Apple is in some hot water with Brazil’s Justice Ministry for not including charging adapters in the box with new iPhones. While this has been the case for several years, according to a new piece of legislation from the governmental body, the iPhone’s lack of in-box charging adapters is a “deliberately discriminatory practice against consumers.” As a result of the ministry’s ruling, Brazil is freezing the sale of all iPhone models that have launched since 2020, starting with the iPhone 12, and is fining Apple just over 12 million Brazilian reais — which equates to roughly $2.3 million USD.
A major part of Apple’s justification for why it decided to stop including chargers in-box is because, according to Apple, it could “avoid more than 2 million metric tons of carbon emissions.” According to Reuters, which first reported the story, Brazil’s Justice Ministry rejects that statement, citing that there’s no evidence to support the company’s claims.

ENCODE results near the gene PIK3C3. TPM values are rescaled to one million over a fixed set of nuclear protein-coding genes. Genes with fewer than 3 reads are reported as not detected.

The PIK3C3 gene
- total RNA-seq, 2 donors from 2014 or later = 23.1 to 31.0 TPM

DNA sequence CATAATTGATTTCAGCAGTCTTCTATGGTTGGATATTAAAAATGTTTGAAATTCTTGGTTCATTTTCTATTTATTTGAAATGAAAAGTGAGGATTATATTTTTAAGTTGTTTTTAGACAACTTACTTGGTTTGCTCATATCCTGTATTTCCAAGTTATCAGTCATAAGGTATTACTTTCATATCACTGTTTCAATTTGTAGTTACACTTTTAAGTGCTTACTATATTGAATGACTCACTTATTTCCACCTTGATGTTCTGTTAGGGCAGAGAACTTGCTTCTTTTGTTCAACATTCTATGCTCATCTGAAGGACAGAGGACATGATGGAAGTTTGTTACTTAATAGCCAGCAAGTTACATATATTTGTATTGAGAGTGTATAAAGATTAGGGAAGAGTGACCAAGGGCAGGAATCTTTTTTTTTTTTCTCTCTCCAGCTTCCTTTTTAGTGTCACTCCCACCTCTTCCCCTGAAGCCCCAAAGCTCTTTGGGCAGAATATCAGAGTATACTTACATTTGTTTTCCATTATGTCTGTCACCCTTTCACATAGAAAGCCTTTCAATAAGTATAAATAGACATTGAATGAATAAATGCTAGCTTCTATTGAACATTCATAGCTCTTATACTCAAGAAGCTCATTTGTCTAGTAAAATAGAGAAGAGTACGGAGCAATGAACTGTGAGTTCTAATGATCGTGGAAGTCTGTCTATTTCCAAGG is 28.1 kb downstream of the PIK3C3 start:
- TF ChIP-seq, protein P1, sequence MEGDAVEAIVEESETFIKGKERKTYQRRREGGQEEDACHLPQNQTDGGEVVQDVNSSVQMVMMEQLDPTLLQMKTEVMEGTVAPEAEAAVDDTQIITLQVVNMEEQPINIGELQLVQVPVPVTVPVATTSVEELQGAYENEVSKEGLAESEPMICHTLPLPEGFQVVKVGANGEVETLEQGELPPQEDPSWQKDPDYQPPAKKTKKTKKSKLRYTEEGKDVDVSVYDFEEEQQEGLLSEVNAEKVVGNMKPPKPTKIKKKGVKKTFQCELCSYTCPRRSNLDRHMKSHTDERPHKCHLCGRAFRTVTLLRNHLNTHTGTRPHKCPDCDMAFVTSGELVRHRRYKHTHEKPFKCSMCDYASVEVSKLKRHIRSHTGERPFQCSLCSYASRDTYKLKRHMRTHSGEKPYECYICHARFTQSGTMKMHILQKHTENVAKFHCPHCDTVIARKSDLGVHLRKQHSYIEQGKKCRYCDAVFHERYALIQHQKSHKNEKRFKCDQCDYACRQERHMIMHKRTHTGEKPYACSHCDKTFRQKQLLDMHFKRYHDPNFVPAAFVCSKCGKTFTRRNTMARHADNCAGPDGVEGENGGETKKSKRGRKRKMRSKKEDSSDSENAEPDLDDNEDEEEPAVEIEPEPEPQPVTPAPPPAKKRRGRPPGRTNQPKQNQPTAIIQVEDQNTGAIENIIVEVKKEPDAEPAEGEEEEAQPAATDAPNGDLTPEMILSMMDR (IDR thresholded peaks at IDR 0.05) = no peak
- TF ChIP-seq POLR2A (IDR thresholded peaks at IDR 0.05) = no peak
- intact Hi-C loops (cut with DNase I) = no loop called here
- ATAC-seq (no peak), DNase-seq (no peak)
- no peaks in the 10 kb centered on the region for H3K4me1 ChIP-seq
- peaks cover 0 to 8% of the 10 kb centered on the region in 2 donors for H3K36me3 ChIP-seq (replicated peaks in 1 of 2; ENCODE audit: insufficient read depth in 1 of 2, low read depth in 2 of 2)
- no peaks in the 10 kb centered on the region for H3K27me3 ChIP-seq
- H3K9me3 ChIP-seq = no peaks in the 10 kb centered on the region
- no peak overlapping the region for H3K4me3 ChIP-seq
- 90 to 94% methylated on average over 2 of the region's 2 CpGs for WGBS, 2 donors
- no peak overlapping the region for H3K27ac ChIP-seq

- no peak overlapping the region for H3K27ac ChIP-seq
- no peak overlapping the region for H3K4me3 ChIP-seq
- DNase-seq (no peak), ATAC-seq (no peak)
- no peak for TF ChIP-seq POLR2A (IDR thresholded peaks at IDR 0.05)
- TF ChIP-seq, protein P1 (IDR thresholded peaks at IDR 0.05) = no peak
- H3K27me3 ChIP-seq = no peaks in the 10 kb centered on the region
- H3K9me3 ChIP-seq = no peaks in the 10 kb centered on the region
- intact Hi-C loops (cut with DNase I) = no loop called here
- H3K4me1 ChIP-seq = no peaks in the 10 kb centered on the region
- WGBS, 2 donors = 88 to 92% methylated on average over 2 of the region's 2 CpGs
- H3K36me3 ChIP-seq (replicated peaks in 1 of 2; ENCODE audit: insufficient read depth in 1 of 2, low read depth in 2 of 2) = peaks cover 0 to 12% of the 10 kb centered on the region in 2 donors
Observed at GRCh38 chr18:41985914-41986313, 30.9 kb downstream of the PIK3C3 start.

This isn’t Brazil’s first time taking issue with Apple’s lack of in-box charging adapters. Earlier this year, the country’s Justice Ministry required the company to pay a customer a sum of roughly $1,000 USD after they made a formal complaint about the lack of charger.
While Brazil is just one country, and a $2.3 million fine won’t completely break the bank for Apple, this could be the start of a shift for the company and all those that are seeking to imitate it. Plenty of major companies, including Samsung and Google, are launching new devices without charging adapters. That could be a major issue if more countries follow Brazil’s lead and start speaking out.
Apple has been hit with a sizable amount of anti-consumer claims across the world, with the European Union requiring it to drop its Lightning port in favor of USB-C by 2024 being a major standout. Shifting to a much more consumer-friendly model will likely hurt Apple’s wallet as it’s been dedicated to cutting its own costs by excluding additional hardware like charging adapters and headphone dongles. That said, if the company is looking to continue being the industry leader that it is, it will need to play ball with regulatory boards across the world or face a similar fate as it’s seeing in Brazil.
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